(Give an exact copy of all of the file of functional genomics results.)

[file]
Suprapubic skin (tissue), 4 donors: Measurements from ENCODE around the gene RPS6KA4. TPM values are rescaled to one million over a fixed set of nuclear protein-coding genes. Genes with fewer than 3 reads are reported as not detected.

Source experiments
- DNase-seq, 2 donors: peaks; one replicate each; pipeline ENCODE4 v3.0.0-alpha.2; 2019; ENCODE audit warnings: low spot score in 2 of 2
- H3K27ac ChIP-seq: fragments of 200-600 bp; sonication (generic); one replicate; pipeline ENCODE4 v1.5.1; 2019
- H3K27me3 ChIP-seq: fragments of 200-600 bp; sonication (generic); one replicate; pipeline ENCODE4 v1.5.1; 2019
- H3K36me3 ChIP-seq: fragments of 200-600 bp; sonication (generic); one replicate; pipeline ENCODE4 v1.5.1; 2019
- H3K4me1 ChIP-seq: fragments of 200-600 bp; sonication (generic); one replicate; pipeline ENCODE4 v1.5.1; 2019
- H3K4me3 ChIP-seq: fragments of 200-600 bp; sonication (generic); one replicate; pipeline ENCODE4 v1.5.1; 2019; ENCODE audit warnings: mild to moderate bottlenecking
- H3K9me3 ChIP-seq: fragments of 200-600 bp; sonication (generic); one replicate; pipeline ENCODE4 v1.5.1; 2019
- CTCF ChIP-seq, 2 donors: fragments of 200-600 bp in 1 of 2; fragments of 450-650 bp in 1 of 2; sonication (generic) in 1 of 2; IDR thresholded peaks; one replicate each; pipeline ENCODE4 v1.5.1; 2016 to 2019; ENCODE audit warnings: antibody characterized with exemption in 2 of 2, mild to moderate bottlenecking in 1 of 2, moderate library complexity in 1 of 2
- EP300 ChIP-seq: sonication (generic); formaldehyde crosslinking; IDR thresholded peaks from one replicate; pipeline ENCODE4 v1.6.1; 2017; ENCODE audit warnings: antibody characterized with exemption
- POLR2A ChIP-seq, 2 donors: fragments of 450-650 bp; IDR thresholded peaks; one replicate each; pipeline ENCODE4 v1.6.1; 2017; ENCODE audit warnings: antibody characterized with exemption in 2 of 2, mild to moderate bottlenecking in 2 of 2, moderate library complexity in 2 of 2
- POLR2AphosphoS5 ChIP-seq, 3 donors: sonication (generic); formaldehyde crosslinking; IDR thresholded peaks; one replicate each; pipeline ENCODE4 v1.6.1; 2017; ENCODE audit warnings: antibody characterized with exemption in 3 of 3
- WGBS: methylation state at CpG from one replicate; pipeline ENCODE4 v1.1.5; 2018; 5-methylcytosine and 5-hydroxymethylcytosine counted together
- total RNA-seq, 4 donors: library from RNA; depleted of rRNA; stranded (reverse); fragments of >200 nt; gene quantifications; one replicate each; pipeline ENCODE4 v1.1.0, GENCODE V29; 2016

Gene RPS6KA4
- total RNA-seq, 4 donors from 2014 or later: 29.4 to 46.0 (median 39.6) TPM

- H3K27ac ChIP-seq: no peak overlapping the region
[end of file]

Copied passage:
Suprapubic skin (tissue), 4 donors: Measurements from ENCODE around the gene RPS6KA4. TPM values are rescaled to one million over a fixed set of nuclear protein-coding genes. Genes with fewer than 3 reads are reported as not detected.

Source experiments
- DNase-seq, 2 donors: peaks; one replicate each; pipeline ENCODE4 v3.0.0-alpha.2; 2019; ENCODE audit warnings: low spot score in 2 of 2
- H3K27ac ChIP-seq: fragments of 200-600 bp; sonication (generic); one replicate; pipeline ENCODE4 v1.5.1; 2019
- H3K27me3 ChIP-seq: fragments of 200-600 bp; sonication (generic); one replicate; pipeline ENCODE4 v1.5.1; 2019
- H3K36me3 ChIP-seq: fragments of 200-600 bp; sonication (generic); one replicate; pipeline ENCODE4 v1.5.1; 2019
- H3K4me1 ChIP-seq: fragments of 200-600 bp; sonication (generic); one replicate; pipeline ENCODE4 v1.5.1; 2019
- H3K4me3 ChIP-seq: fragments of 200-600 bp; sonication (generic); one replicate; pipeline ENCODE4 v1.5.1; 2019; ENCODE audit warnings: mild to moderate bottlenecking
- H3K9me3 ChIP-seq: fragments of 200-600 bp; sonication (generic); one replicate; pipeline ENCODE4 v1.5.1; 2019
- CTCF ChIP-seq, 2 donors: fragments of 200-600 bp in 1 of 2; fragments of 450-650 bp in 1 of 2; sonication (generic) in 1 of 2; IDR thresholded peaks; one replicate each; pipeline ENCODE4 v1.5.1; 2016 to 2019; ENCODE audit warnings: antibody characterized with exemption in 2 of 2, mild to moderate bottlenecking in 1 of 2, moderate library complexity in 1 of 2
- EP300 ChIP-seq: sonication (generic); formaldehyde crosslinking; IDR thresholded peaks from one replicate; pipeline ENCODE4 v1.6.1; 2017; ENCODE audit warnings: antibody characterized with exemption
- POLR2A ChIP-seq, 2 donors: fragments of 450-650 bp; IDR thresholded peaks; one replicate each; pipeline ENCODE4 v1.6.1; 2017; ENCODE audit warnings: antibody characterized with exemption in 2 of 2, mild to moderate bottlenecking in 2 of 2, moderate library complexity in 2 of 2
- POLR2AphosphoS5 ChIP-seq, 3 donors: sonication (generic); formaldehyde crosslinking; IDR thresholded peaks; one replicate each; pipeline ENCODE4 v1.6.1; 2017; ENCODE audit warnings: antibody characterized with exemption in 3 of 3
- WGBS: methylation state at CpG from one replicate; pipeline ENCODE4 v1.1.5; 2018; 5-methylcytosine and 5-hydroxymethylcytosine counted together
- total RNA-seq, 4 donors: library from RNA; depleted of rRNA; stranded (reverse); fragments of >200 nt; gene quantifications; one replicate each; pipeline ENCODE4 v1.1.0, GENCODE V29; 2016

Gene RPS6KA4
- total RNA-seq, 4 donors from 2014 or later: 29.4 to 46.0 (median 39.6) TPM

- H3K27ac ChIP-seq: no peak overlapping the region